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  1. Reverse Triage and People Whose Disabilities Render Them Dependent on Ventilators.Nathan Emmerich & Pat McConville - 2021 - Etikk I Praksis - Nordic Journal of Applied Ethics 2:49-61.
    The COVID-19 pandemic has occasioned a great deal of ethical reflection both in general and on the issue of reverse triage; a practice that effectively reallocates resources from one patient to another on the basis of the latter having a more favourable clinical prognosis. This paper addresses a specific concern that has arisen in relation to such proposals: the potential reallocation of ventilators relied upon by disabled or chronically ill patients. This issue is examined via three morally parallel scenarios. First, (...)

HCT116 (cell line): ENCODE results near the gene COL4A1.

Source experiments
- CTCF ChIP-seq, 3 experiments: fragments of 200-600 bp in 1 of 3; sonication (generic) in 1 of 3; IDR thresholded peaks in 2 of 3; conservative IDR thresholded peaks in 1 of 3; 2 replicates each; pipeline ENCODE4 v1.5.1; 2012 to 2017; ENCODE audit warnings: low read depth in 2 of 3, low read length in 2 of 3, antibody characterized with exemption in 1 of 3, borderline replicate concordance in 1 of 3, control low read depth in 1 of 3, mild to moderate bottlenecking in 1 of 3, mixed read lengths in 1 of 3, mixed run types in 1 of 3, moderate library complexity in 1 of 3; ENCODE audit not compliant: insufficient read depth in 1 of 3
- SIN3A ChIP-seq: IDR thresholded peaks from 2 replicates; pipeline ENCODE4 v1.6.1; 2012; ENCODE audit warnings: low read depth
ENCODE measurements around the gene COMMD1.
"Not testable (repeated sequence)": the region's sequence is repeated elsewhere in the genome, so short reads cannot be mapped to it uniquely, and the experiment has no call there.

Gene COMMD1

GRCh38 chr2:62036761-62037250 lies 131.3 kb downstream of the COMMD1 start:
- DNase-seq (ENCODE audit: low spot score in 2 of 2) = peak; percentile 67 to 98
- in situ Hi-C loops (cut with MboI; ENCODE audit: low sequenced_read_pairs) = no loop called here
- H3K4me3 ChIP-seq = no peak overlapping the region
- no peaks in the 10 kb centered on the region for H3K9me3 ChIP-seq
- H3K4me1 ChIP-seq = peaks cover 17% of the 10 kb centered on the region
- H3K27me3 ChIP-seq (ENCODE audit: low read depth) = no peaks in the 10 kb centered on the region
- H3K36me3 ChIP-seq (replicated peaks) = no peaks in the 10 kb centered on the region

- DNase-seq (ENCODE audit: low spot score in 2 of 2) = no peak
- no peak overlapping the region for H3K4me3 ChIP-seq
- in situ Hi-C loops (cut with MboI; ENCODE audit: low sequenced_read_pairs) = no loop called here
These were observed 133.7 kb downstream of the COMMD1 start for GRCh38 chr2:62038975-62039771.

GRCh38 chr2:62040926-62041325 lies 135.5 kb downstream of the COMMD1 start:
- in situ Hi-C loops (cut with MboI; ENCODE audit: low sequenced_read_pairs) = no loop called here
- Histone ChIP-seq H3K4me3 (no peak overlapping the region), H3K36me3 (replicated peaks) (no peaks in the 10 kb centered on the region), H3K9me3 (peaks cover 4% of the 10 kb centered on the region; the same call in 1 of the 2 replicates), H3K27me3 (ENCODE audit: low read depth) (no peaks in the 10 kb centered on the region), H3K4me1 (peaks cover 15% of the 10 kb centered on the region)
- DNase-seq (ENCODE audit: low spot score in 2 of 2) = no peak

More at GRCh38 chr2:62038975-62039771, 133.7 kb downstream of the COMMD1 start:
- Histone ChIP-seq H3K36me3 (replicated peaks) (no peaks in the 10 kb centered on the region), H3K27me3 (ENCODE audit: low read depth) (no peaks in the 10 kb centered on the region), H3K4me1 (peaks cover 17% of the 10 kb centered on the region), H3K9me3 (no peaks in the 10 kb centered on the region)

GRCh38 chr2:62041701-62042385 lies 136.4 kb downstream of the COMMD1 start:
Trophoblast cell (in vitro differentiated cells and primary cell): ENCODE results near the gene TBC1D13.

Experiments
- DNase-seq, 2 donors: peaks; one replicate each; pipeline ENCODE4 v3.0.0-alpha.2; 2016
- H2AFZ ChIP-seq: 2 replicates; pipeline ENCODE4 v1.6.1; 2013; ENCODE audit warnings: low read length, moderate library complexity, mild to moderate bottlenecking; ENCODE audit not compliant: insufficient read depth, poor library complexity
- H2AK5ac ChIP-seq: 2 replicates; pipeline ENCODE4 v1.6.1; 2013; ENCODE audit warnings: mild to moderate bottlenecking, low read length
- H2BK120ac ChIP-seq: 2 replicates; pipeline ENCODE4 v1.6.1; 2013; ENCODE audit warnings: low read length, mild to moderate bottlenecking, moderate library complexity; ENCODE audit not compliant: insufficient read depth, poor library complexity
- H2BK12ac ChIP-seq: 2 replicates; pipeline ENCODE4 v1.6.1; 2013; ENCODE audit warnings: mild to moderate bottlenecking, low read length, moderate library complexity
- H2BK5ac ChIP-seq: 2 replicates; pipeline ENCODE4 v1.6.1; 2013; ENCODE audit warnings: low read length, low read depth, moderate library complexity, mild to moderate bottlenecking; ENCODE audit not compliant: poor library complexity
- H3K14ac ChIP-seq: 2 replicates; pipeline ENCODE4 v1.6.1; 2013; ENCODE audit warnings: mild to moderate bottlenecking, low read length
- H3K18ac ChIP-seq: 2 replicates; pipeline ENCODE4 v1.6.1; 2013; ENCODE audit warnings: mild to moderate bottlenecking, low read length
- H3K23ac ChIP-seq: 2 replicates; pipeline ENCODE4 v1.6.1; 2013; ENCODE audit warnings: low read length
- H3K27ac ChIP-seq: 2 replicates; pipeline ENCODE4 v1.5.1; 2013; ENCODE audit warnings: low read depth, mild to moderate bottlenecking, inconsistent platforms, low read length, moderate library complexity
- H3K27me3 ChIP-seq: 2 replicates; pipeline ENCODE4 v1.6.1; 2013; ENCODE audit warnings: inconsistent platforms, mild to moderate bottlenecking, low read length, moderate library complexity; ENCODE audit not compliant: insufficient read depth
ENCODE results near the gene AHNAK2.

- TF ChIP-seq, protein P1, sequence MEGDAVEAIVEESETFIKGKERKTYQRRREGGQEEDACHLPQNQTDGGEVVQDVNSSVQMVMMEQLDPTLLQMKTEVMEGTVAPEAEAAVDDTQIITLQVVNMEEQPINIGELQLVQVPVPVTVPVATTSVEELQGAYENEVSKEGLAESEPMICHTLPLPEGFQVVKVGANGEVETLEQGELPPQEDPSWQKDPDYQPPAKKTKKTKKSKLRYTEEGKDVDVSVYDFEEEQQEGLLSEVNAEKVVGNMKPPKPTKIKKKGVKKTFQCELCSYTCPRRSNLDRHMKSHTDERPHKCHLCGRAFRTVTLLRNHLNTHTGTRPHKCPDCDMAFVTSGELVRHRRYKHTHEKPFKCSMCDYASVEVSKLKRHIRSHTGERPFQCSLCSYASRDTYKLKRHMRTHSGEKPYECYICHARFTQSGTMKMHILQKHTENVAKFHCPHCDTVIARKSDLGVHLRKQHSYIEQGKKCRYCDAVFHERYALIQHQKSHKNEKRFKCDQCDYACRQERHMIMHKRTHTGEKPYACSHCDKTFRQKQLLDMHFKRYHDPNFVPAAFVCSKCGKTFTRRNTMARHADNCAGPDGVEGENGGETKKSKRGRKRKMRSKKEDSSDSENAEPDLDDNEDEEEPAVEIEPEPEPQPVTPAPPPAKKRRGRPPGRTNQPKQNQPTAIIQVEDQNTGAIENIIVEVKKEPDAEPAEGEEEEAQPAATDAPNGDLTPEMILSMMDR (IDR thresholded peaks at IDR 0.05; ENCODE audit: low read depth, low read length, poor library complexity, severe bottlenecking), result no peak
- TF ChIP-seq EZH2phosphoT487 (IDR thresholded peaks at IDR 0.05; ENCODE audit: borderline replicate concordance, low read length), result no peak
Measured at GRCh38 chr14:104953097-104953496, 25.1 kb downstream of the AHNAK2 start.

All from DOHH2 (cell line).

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  • Ought Conscientious Refusals to Implement Reverse Triage Decisions Be Accommodated?Nathan Emmerich - 2020 - Journal of Bioethical Inquiry 17 (4):783-787.
    Although one can argue that they do not represent a radical departure from existing practices, protocols for reverse triage certainly step beyond what is ordinarily done in medicine and healthcare. Nevertheless, there seems to be some degree of moral concern regarding the ethical legitimacy of practicing reverse triage in the context of a pandemic. Such concern can be taken as a reflection of the moral antipathy some exhibit towards current practices of withdrawing treatment—that is, when withdrawal of treatment is arguably (...)
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